Wikileaks supporters bring down opponents

Internet hacktivists have claimed
to have brought down the Mastercard website as revenge for the firm withdrawing
services to Wikileaks.

The Anonymous group of hackers have
also brought down the website of the Swedish prosecutors office which is
pursuing founder Julian Assange.

It has pledged to launch hits on
websites it sees as anti-Wikileaks.

Earlier Anonymous hit the Swiss
bank that froze Mr Assange’s assets.

PayPal, which has stopped
processing donations to Wikileaks, has also been targeted.

Anonymous is a loose-knit group of
hacktivists, with links to the notorious message board 4chan.

“We are glad to tell you that
Mastercard is down and it’s confirmed,” the group tweeted.

However, Mastercard said the site was
still functioning.

“MasterCard is experiencing
heavy traffic on its external corporate website – – but this
remains accessible,” said Doyel Maitra of the firm.

“We are working to restore
normal speed of service. There is no impact whatsoever on MasterCard or Maestro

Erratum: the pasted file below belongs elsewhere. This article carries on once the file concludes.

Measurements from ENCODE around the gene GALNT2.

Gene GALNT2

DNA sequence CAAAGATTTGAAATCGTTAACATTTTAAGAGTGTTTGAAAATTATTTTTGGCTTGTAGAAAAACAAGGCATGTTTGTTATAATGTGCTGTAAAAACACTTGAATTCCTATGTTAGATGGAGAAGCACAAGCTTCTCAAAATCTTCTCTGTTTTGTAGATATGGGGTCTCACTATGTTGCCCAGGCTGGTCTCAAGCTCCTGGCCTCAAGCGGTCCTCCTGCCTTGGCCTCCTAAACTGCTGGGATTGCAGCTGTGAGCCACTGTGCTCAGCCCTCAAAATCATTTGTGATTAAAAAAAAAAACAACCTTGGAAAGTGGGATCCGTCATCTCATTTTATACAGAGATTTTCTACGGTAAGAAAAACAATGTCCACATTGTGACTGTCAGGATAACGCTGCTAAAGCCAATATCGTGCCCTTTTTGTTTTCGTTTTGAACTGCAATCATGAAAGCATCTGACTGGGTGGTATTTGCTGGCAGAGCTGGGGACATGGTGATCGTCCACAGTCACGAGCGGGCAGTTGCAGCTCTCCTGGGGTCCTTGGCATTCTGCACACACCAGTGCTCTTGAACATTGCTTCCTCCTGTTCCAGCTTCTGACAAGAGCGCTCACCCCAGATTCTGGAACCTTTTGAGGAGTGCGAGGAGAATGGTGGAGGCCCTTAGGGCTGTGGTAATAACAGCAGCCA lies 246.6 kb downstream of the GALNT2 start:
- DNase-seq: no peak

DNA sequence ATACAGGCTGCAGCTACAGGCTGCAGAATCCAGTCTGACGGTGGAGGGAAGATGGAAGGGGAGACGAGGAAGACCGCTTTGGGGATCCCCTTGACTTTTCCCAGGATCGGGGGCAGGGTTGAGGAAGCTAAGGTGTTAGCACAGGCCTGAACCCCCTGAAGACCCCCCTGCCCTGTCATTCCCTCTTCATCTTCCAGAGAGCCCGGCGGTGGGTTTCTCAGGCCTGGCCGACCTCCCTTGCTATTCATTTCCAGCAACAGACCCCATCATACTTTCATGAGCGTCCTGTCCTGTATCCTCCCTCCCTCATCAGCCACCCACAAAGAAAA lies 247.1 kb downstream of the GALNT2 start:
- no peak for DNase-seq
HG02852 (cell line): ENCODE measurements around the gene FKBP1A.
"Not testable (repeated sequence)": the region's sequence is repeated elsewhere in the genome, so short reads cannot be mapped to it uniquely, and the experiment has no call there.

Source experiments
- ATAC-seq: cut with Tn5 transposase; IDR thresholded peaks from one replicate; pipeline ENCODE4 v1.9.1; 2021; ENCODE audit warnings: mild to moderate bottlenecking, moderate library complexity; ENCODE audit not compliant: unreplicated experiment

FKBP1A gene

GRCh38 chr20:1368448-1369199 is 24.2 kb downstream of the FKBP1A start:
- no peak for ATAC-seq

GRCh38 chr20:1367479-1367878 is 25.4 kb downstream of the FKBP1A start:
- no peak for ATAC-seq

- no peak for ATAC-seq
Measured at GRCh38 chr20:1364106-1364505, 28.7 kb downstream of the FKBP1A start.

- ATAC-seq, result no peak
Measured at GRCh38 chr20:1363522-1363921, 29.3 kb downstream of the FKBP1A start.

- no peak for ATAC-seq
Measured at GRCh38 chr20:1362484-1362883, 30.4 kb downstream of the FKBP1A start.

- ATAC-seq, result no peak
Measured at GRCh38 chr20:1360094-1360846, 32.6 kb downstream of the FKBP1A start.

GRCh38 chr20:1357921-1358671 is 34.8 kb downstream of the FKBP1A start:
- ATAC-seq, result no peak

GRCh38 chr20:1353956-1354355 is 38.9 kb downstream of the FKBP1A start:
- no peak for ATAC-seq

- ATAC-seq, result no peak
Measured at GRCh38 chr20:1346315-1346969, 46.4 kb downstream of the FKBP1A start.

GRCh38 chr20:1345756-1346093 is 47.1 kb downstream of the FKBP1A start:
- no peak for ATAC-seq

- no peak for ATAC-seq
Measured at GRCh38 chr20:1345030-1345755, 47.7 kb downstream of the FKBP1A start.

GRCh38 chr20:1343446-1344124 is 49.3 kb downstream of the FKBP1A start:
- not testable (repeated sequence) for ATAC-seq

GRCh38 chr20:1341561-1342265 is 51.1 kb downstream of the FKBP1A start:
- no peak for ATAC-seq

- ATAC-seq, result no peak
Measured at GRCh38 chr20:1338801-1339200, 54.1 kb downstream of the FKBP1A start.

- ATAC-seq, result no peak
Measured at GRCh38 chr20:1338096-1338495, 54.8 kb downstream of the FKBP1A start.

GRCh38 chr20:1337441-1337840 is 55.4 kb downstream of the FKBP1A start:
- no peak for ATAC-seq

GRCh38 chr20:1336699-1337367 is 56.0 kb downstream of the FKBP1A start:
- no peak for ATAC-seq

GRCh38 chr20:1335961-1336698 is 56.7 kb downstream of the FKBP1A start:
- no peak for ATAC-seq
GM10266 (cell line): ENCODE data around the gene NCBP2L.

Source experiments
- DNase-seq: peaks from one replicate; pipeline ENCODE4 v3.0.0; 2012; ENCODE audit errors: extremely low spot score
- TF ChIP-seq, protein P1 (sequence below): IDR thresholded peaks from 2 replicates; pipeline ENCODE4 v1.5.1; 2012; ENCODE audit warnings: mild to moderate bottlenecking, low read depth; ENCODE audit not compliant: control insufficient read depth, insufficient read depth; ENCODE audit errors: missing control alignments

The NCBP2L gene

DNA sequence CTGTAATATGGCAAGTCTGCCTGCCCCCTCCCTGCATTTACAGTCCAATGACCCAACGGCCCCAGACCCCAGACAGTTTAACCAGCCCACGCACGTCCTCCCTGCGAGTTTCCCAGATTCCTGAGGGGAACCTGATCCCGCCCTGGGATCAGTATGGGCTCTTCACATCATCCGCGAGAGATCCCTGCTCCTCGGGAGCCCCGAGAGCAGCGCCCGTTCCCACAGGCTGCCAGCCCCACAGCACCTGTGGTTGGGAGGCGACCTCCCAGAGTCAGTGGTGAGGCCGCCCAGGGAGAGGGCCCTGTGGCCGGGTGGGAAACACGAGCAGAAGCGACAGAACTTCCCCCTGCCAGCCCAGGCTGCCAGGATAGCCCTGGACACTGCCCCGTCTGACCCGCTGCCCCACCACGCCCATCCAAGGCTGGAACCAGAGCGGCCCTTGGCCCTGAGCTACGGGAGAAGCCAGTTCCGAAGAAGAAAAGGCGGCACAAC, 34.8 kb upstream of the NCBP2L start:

cardholders’ ability to use their cards for secure transactions.”

Security experts have said the site
has been under a so-called distributed denial-of-service attack (DDoS), which
swamp a site with so many page requests that it becomes overwhelmed and drops

Access to the website appears to be
possible intermittently and it is still visible from some countries.

The attacks are part of an ongoing
infowar involving Wikileaks.

The whistle-blowing site has also
been hit by a series of DDoS attacks, following the release of a quarter of a
million US embassy cables.

It is unclear who is behind the
attacks but it seems that Wikileaks is getting too hot to handle as many of the
businesses that work with the site, distance themselves from it.

On 3 December, domain name provider
EveryDNS cut off service, citing the denial-of-service attacks as the reason.

Amazon also ended an agreement to
host the site, saying Wikileaks failed to adhere to its terms of service.

Online payment company, PayPal, has
permanently restricted Wikileaks’ account, making it harder for supporters to
make donations.

The Swiss bank, PostFinance has
also closed the account of Wikileaks founder Julian Assange.

In most cases, the companies
originally insisted their decisions were not politically motivated.

But PayPal has since admitted that
it stopped payments following a request from the US government.

Comments are closed.